We landed and sprinkles — nothing more, no ferocious pelting rain — dotted the window on the row-20 window of our Japan Airlines flight.
Carry-ons in tow, we said, “Arigato gozaimasu” to the flight attendants and were funneled through the jetway. Once out of the constraints of the narrow tube, we broke free and picked up speed on our way to baggage claim. I had an unshakeable sense of urgency to get out of this area and back to the safety of home as quickly as possible. Something threatening hung in the air, and I was determined to escape it with the kids.
As we entered baggage claim, the announcements started, “Passengers expecting to use the bus line for transport: All busses are canceled due to the weather.” This announcement alternated with a Japanese version of the same ominous announcement. We walked by two smiling Japanese attendants who bowed to us respectfully as the sliding doors parted and we exited baggage claim.
I was not prepared for what I saw next, but it instantly clued me into the severity of the conditions outside the airport. Sprawled all across the floor of the airport lobby were people. Japanese people, usually so concerned with manners and appearances, were sprawled out, sleeping on the airport floor. In the corners, people were crouched with their knees to their chests as they whispered to their loved ones through their cell phones.
I steered my oversized suitcase and my kids around piles of belongings, sock-covered feet, blankets, and tarps. The busses may not have been running, but we were getting out of there before things got really bad. I had no way of knowing that outside the shelter of the airport parking lot, things were already bad.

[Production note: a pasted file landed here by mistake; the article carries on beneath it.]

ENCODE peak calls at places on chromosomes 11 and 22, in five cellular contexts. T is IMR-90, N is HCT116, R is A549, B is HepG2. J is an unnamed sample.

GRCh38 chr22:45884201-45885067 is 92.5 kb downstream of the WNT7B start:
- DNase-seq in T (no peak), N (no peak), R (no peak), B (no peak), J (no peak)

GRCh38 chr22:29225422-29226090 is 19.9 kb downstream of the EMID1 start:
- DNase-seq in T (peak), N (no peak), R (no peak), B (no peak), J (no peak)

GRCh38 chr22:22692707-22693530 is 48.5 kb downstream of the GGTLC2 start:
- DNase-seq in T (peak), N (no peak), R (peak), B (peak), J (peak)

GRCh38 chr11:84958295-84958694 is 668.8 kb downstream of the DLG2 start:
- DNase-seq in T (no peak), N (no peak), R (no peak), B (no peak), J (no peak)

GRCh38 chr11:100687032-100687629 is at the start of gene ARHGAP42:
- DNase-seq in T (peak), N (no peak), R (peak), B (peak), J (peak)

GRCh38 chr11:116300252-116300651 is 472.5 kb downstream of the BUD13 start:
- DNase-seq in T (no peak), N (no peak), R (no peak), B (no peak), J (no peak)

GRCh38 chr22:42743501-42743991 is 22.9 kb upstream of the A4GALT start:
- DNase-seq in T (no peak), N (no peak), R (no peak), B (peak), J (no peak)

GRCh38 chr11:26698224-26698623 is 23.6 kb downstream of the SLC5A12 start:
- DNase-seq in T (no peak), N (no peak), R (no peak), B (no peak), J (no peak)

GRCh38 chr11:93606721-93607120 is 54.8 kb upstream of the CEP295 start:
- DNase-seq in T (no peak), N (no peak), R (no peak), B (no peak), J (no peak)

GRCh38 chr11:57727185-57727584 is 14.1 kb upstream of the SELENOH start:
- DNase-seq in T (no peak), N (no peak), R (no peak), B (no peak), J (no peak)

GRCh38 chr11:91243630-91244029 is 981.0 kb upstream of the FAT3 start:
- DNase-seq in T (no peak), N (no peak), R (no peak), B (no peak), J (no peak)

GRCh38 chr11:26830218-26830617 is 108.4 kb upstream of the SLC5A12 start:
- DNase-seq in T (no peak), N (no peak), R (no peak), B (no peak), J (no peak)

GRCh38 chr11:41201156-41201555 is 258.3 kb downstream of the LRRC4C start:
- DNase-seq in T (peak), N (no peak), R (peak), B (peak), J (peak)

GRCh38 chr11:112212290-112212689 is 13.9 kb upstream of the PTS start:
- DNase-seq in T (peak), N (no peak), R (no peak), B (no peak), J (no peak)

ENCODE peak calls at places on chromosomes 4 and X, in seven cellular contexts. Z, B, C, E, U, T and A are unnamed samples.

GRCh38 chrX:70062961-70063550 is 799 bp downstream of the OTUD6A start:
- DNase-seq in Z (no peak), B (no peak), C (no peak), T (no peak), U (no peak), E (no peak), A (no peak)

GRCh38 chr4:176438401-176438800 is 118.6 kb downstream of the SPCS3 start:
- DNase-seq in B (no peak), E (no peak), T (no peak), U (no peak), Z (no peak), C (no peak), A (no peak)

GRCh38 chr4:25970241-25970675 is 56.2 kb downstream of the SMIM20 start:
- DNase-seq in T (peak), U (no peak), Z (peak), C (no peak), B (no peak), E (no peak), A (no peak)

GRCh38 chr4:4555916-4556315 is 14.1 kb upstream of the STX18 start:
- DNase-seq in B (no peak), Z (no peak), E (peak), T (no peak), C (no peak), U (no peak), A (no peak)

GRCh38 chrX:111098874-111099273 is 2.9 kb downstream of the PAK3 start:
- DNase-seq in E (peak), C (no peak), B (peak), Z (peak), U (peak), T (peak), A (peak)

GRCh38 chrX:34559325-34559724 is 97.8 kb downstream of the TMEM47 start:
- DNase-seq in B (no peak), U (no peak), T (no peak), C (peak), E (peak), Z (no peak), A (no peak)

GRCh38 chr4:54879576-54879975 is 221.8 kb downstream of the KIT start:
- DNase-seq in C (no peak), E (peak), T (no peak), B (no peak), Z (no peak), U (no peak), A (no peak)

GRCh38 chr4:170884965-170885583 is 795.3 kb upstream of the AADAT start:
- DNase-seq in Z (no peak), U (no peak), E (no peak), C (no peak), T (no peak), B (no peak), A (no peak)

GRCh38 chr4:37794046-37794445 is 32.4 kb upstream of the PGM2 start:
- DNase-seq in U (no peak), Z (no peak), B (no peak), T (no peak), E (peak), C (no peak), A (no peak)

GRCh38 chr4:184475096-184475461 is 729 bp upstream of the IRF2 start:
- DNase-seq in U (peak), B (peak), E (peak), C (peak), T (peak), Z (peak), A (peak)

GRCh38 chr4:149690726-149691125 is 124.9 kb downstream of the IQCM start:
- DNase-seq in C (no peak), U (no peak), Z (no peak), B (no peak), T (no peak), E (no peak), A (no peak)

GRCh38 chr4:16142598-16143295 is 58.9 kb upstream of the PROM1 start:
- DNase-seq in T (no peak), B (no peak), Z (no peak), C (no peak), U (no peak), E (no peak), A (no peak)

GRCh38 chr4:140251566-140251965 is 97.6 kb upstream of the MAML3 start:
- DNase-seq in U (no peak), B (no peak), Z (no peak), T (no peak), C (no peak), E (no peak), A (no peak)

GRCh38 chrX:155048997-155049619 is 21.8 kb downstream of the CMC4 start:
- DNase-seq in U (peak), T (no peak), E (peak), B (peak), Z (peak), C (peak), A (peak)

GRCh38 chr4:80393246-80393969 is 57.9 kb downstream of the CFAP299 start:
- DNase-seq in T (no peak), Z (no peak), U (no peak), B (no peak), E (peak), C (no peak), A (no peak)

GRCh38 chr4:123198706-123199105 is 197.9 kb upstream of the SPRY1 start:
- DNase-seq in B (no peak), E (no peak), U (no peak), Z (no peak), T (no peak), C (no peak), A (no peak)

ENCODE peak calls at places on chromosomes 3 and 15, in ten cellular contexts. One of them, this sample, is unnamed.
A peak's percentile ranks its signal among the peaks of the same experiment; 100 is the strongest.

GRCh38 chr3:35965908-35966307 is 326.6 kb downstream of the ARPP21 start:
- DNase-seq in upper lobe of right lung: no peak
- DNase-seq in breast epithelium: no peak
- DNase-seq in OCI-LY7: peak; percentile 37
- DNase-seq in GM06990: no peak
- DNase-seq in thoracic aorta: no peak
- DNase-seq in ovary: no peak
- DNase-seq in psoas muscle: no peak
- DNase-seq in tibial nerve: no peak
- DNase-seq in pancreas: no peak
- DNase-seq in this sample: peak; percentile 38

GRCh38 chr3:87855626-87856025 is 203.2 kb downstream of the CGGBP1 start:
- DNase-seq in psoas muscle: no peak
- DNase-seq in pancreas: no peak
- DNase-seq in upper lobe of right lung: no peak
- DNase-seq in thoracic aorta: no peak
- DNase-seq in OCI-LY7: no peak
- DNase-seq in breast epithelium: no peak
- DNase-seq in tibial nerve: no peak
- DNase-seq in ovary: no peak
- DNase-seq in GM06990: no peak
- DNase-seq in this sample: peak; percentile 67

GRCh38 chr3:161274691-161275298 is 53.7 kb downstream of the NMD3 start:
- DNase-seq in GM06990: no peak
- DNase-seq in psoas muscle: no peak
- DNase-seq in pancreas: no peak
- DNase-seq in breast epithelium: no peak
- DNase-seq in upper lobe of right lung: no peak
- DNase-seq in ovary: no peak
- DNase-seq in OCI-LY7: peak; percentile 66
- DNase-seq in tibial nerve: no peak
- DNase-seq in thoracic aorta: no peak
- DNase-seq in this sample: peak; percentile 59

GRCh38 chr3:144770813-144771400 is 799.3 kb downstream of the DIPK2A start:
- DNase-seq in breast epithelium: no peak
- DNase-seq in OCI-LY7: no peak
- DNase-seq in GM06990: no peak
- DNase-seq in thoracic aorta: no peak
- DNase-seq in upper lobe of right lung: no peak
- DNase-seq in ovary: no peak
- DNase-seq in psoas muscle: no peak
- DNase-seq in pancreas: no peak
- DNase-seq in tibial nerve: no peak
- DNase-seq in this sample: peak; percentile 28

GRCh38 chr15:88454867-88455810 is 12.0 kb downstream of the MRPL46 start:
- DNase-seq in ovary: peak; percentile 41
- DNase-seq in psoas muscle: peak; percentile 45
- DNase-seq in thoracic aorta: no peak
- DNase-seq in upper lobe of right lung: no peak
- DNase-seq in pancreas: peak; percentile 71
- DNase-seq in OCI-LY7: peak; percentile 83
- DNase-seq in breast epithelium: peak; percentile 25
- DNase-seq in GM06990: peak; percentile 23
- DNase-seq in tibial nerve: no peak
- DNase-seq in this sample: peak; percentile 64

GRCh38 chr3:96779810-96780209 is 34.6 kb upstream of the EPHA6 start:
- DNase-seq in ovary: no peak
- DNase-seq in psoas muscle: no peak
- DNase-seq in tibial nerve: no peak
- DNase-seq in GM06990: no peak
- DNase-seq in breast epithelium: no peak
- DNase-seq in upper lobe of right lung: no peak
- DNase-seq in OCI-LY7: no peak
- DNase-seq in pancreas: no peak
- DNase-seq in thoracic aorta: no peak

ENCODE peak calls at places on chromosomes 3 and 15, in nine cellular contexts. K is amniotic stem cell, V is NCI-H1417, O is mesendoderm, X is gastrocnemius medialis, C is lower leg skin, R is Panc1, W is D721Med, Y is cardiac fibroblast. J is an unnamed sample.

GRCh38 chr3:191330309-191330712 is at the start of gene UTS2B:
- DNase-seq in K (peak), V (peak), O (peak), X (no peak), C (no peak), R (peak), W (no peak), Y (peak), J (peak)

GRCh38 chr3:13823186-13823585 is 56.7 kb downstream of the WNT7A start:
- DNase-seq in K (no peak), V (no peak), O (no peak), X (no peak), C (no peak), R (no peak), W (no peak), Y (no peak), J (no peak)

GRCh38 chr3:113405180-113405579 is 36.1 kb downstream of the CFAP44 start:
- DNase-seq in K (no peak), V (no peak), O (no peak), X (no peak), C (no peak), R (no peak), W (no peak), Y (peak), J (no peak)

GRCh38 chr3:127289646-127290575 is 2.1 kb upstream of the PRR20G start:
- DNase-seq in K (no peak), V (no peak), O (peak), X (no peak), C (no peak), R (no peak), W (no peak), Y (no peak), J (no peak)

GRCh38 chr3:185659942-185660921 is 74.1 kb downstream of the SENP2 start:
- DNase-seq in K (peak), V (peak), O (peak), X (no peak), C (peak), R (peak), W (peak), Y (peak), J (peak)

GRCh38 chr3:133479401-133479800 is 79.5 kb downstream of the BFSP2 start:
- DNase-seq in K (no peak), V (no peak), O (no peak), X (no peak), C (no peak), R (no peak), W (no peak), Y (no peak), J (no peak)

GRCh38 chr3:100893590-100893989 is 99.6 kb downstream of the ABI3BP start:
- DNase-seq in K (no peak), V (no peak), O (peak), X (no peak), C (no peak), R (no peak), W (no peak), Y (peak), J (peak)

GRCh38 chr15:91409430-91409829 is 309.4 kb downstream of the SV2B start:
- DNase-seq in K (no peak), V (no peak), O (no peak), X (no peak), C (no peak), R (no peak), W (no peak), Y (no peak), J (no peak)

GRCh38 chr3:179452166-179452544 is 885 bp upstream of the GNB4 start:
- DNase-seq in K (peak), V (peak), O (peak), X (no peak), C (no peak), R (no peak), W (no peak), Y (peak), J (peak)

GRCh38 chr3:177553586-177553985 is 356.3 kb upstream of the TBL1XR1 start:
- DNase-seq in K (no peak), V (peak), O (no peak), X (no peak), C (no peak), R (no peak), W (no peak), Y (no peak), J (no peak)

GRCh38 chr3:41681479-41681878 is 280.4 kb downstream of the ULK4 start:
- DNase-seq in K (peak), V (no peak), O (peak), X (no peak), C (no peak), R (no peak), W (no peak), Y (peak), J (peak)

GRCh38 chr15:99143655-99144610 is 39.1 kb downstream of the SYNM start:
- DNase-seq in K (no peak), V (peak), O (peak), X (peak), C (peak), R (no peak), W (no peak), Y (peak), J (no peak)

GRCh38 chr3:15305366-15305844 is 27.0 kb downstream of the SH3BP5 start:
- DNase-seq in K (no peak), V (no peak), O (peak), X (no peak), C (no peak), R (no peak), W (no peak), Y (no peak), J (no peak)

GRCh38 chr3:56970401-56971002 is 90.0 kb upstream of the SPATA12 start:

We zigzagged through the columns of cars in the parking lot until we spotted the rear end of our blue Honda Mobilio. It started sprinkling again, so I told the kids to get in and buckle while I loaded up our bags. Once inside the car, I plugged my phone into my car charger and started the directions back to MCAS Iwakuni. Based on a text exchange with a friend back in Iwakuni, I knew that the toll roads (the fastest route home) were closed. I would have to take the long way. Google Maps let me know we’d be home by 11:40 a.m., roughly two hours and 40 minutes. I was good with that. The kids and I discussed plans for bath order and mandatory pajamas and naps for the rest of the afternoon once we were home. And, between our exhaustion and the crummy weather, a pizza was definitely in the cards.
I followed the directions away from the safe haven of the airport. And we made it almost 10 minutes before the instructions to turn right were foiled by the first road blockade of the day. I wasn’t thrown. I wasn’t surprised. I’d anticipated this, and as I straightened the wheel to instead carry on down the road, I wasn’t any less sure we’d get home.
Google Maps recalculated and sent us down another option. I won’t bother giving you the street names or numbers because they are not only irrelevant unless Hiroshima prefecture is your old stomping grounds, but because the streets became repetitive, monotonous very soon. I saw roads from both directions — coming and going. I lost track of what was Route 2 or 34 or 375 or 32 or 194 or 59 or any of the many residential streets only identified by a combination of Kanji characters that only reminded me that I am illiterate in this country.